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One of the side effects of getting older is losing touch with popular culture. For me, this has happened slowly over time. I now rarely watch TV, visit the movies, read magazines, or obsess about music in the way I did in the days of my youth. In fact, I’ve developed a growing sense of indifference about mainstream culture. As a result some things pass me by altogether.  I only recently discovered who Alexa Chung is, and – much to the shock of colleagues at work – I don’t care.

In many cases new passions have replaced old ones. I now watch Vimeo and YouTube more than television; movies are streamed via the web to my home; Twitter is my daily news feed, and my children have become the celebrities whose lives I passionately care about.

My relationship with Hip-Hop has also changed over the years too.

From Planet Rock to the death of Hip-Hop

I’ve been a fan of Hip-hop since I was 11 years old when I first heard Afrika Bambaataa and the Soulsonic Force, Planet Patrol and Mann Parrish. I believe Hip-Hop has changed the world and I subscribe to the view that without it, Obama would not have become the first Black President of the United States.

Hip-Hop is now truly global. From Finland to Fiji, South Africa to Slovakia, every country adds a different spin, creating cultural hybrids that are shared, downloaded and remixed on Spotify, iTunes and YouTube.

On the surface, Hip-hop appears to be alive and well. Artists such as Jay-Z and Kanye West maintain their status as global brands and there is no shortage of interest in newer artists, as demonstrated by the hype surrounding Mac Miller and Drake.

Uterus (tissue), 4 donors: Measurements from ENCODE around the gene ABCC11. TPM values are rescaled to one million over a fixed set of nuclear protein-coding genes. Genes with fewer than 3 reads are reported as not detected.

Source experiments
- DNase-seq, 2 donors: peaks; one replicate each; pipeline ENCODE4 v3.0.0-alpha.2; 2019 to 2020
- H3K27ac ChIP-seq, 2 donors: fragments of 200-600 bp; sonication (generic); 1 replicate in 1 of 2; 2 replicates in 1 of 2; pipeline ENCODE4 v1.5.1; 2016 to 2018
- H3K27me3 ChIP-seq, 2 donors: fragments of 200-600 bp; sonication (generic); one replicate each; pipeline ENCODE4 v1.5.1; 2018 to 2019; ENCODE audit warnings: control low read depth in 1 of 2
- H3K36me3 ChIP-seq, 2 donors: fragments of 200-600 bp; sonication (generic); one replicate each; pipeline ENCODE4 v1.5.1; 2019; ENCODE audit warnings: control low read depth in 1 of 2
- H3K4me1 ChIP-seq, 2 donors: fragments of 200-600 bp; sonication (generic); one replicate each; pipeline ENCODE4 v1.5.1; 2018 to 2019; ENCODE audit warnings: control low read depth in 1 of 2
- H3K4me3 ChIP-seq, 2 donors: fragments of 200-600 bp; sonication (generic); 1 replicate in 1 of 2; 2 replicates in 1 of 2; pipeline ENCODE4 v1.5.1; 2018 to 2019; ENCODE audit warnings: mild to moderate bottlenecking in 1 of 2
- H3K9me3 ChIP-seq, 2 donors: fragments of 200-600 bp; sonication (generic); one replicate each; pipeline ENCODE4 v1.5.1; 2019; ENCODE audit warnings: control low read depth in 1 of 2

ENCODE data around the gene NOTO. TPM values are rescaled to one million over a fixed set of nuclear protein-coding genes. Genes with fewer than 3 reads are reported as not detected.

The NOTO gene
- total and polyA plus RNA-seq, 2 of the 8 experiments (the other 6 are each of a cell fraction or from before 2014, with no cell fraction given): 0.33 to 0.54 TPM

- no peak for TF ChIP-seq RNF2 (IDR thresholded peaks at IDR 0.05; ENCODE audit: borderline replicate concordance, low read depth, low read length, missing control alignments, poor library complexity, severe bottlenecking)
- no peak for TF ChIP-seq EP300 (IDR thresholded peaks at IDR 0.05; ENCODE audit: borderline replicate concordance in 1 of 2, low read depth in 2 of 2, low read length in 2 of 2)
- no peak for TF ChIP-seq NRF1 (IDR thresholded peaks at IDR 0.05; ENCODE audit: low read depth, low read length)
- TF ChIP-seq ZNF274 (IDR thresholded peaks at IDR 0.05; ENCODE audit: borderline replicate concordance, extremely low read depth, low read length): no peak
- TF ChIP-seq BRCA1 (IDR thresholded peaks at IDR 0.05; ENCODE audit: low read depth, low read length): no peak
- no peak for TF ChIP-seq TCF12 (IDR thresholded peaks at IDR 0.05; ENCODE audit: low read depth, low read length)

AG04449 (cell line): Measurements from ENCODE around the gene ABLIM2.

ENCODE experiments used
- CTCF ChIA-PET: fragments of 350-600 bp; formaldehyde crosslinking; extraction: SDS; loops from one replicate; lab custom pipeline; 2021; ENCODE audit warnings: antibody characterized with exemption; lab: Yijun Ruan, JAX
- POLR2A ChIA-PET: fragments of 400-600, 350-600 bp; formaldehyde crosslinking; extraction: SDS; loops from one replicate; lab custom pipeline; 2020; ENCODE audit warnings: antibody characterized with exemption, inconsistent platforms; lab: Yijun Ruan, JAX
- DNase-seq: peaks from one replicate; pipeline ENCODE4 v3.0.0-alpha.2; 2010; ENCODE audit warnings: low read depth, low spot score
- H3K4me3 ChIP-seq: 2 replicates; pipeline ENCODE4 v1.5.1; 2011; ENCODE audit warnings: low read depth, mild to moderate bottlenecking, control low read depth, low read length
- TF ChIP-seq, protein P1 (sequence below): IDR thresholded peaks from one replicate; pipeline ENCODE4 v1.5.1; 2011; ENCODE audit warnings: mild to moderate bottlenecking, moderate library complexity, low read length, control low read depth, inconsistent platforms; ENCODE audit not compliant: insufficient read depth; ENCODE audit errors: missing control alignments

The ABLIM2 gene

But when the rapper Nas declared in 2006 that Hip-hop was dead, he articulated a feeling shared by many that the genre was losing its way.

Pop or Hip?

There have always been two major forces pulling Hip-Hop in opposite directions.

One is the pull towards commercialization and Pop music. Many years ago rappers such as LL Cool J, Will Smith and perhaps most infamously, Vanilla Ice discovered the riches to be gained by providing a ‘Lite’ crossover version of rap music for the masses. This trend has continued unabated ever since.

Inevitably, other artists have pushed in the opposite direction, producing music that deliberately sets out to offend the sensibilities of the mainstream. From NWA to Eminem and more recently Tyler the Creator, these artists have set out to say the unthinkable and break every taboo.

Much to the horror of parents the world over, young people lapped this up with even greater fervor than the crossover rappers, creating global stars out of Dr Dre, Snoop Dogg and Jay-Z.

This has caused problems for the Black middle classes too. Civil rights activists and liberal intellectuals abhor the misogynist and defamatory language that permeates rap music. The debate over the use of the word ‘Nigga’ is testament to this. It represents a fault line between those who proclaim it as a term of empowerment, and those who believe it reinforces all the wrong stereotypes.

Hip-Hop as Pop Art

I’ve got to admit that some of the latest iterations of Hip-Hop have left me wondering where I stand in relation to the genre. For example, I recently came across a music video by Lil B entitled ‘Ho Suck My D**k’. This left me feeling that I perhaps have outgrown Hip-Hop.

At first I struggled to believe that this wasn’t a spoof, as the track appeared to have even less musical integrity than Rebecca Black’s ‘Friday’. But on reflection, I wonder whether this represents Hip-Hop’s next evolution to the status of Pop Art.